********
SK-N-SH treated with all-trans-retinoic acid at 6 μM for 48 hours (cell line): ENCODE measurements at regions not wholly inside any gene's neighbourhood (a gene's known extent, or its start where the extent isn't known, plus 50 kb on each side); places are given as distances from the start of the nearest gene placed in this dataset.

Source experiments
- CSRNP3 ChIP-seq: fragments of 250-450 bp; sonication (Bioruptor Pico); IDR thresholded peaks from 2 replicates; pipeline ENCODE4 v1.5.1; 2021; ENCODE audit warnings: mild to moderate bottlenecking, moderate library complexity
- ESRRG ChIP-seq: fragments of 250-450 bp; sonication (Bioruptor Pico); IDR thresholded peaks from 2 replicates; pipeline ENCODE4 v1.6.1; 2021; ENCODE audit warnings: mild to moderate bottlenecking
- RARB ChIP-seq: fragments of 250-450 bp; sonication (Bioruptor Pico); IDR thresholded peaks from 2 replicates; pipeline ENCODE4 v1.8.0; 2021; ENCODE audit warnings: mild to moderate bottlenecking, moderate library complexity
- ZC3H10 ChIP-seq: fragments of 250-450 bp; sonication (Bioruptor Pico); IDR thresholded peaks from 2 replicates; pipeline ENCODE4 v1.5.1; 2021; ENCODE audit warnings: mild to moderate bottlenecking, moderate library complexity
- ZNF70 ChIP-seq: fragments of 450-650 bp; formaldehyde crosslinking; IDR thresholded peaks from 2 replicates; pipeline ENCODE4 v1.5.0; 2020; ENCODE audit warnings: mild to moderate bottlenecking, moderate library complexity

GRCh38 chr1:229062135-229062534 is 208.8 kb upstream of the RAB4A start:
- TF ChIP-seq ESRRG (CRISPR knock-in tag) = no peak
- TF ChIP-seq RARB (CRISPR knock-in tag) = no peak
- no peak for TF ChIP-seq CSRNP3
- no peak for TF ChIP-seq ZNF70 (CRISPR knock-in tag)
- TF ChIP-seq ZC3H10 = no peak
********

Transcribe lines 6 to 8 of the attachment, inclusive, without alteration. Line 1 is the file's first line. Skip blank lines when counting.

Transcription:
- ZC3H10 ChIP-seq: fragments of 250-450 bp; sonication (Bioruptor Pico); IDR thresholded peaks from 2 replicates; pipeline ENCODE4 v1.5.1; 2021; ENCODE audit warnings: mild to moderate bottlenecking, moderate library complexity
- ZNF70 ChIP-seq: fragments of 450-650 bp; formaldehyde crosslinking; IDR thresholded peaks from 2 replicates; pipeline ENCODE4 v1.5.0; 2020; ENCODE audit warnings: mild to moderate bottlenecking, moderate library complexity

GRCh38 chr1:229062135-229062534 is 208.8 kb upstream of the RAB4A start: